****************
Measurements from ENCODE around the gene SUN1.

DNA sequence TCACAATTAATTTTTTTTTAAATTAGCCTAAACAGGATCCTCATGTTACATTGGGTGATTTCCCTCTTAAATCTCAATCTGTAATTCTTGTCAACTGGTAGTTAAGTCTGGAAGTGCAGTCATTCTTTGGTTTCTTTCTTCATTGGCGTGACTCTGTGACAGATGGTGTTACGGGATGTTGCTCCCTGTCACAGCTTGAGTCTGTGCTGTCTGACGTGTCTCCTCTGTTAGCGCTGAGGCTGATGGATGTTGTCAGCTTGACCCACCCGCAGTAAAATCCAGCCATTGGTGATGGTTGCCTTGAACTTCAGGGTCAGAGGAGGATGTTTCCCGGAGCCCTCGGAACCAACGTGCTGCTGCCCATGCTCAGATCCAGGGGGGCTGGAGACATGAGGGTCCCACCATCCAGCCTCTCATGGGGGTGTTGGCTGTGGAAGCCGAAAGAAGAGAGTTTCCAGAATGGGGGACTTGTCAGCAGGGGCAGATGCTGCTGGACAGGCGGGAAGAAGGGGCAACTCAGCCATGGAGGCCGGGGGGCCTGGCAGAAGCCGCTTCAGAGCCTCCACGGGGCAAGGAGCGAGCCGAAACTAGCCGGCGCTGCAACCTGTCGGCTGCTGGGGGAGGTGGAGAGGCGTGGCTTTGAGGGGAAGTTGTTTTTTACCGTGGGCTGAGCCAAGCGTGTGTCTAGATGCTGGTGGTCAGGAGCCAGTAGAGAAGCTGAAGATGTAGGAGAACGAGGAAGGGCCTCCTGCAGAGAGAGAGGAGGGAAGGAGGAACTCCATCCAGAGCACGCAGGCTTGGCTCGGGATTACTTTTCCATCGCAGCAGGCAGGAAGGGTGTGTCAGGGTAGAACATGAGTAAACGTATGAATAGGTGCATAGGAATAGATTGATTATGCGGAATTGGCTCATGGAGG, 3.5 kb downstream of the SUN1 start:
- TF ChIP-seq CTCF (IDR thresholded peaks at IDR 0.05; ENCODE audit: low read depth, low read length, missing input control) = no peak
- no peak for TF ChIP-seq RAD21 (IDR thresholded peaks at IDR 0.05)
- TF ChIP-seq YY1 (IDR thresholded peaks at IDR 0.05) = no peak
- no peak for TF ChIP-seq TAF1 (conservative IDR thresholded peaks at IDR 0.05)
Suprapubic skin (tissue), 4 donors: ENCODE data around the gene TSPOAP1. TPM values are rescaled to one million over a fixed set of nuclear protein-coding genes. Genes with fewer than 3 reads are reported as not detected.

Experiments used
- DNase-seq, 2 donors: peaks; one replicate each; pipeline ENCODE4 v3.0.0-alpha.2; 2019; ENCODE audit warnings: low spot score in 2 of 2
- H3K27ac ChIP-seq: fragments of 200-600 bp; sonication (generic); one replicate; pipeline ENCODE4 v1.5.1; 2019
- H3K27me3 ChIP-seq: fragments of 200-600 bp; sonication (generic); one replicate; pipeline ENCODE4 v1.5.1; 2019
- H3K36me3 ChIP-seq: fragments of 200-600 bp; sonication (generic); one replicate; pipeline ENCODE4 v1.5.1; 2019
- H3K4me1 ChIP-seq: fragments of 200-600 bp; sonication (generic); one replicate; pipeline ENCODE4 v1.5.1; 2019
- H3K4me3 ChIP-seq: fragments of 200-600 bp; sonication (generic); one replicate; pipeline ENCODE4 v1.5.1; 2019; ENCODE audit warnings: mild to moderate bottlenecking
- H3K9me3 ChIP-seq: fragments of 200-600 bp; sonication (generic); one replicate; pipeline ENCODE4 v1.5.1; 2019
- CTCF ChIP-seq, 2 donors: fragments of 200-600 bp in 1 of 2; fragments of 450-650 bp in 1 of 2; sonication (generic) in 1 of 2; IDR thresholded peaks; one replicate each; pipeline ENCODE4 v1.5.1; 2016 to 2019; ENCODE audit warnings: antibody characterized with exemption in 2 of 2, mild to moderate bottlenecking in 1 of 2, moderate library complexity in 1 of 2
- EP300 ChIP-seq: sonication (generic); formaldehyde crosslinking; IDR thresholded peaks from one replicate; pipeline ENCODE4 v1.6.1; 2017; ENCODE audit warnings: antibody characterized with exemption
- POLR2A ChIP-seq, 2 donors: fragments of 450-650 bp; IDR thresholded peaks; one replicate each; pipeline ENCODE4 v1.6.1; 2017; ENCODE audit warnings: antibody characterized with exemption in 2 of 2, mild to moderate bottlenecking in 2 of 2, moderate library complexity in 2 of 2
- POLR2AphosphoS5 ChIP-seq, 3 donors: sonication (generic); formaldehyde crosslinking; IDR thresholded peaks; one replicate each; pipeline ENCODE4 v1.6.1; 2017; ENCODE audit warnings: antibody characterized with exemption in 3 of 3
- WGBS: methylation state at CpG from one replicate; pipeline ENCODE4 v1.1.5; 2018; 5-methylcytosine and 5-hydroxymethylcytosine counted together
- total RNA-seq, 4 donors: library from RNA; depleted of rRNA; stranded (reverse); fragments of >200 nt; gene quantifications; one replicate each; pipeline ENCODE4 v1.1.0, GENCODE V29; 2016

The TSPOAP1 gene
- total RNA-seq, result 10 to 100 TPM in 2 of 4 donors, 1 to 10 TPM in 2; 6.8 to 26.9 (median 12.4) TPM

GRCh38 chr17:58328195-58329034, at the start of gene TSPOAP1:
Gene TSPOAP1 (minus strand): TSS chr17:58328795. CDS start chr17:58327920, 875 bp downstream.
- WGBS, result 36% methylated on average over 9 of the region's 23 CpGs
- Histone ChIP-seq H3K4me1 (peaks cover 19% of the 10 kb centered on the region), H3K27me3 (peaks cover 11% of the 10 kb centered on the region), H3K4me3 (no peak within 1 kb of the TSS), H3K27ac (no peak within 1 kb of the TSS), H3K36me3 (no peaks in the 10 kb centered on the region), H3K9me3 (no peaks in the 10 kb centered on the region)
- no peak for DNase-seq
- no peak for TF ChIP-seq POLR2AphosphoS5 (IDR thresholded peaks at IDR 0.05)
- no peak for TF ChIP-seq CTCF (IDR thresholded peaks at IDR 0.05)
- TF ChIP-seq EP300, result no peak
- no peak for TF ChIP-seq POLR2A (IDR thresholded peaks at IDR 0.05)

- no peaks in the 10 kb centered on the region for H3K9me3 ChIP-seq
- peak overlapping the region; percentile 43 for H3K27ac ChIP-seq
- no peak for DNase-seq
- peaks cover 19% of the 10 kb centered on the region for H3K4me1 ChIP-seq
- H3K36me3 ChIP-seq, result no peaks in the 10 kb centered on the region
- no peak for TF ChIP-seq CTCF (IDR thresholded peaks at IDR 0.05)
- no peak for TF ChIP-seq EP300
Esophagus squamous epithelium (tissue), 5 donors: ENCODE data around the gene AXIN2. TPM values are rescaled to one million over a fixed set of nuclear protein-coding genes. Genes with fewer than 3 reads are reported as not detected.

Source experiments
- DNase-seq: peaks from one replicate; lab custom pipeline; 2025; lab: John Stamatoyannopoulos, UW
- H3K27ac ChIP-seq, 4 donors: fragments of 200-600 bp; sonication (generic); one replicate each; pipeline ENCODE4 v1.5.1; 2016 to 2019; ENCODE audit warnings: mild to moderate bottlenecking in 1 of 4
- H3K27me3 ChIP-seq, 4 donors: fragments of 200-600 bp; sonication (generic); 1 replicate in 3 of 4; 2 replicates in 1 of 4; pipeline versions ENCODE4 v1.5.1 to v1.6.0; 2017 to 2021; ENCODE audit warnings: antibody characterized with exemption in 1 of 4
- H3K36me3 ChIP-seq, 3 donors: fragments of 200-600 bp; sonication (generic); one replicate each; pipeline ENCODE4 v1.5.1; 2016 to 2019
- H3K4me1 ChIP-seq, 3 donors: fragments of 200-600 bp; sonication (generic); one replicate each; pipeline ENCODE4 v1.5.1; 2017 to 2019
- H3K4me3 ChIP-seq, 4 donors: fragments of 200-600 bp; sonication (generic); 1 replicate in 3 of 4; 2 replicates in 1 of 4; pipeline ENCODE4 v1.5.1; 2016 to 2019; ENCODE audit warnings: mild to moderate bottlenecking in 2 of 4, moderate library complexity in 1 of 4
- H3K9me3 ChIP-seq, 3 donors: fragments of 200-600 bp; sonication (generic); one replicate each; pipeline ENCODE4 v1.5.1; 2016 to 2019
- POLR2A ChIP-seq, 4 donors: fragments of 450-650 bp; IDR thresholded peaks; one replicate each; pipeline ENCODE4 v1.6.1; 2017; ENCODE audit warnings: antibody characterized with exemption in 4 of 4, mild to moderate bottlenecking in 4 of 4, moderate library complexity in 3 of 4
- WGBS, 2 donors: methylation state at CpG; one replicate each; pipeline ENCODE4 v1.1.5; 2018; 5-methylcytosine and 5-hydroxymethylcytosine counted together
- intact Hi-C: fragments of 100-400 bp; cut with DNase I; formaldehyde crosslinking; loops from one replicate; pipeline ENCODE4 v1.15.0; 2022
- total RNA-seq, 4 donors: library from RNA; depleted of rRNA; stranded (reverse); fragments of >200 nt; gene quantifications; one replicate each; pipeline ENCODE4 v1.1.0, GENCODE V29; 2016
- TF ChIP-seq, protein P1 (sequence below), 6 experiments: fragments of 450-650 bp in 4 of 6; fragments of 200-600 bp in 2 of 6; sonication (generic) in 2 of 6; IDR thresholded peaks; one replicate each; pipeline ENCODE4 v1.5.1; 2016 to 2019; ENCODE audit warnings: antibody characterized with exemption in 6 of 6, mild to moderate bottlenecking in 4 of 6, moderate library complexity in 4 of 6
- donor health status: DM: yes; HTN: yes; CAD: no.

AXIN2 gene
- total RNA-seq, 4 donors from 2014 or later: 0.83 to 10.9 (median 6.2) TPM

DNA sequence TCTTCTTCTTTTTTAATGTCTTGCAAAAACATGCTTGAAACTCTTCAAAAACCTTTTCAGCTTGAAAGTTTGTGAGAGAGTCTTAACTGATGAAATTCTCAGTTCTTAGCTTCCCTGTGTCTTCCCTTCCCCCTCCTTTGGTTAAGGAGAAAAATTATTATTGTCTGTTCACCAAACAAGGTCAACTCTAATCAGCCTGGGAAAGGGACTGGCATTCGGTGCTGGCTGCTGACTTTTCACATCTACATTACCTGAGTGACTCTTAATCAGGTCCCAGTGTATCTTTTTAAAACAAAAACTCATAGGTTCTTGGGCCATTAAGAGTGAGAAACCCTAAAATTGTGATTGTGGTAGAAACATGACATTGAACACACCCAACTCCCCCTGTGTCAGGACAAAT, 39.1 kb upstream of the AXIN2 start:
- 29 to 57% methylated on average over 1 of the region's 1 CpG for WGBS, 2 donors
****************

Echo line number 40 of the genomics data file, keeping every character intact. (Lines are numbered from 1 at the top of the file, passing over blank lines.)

Esophagus squamous epithelium (tissue), 5 donors: ENCODE data around the gene AXIN2. TPM values are rescaled to one million over a fixed set of nuclear protein-coding genes. Genes with fewer than 3 reads are reported as not detected.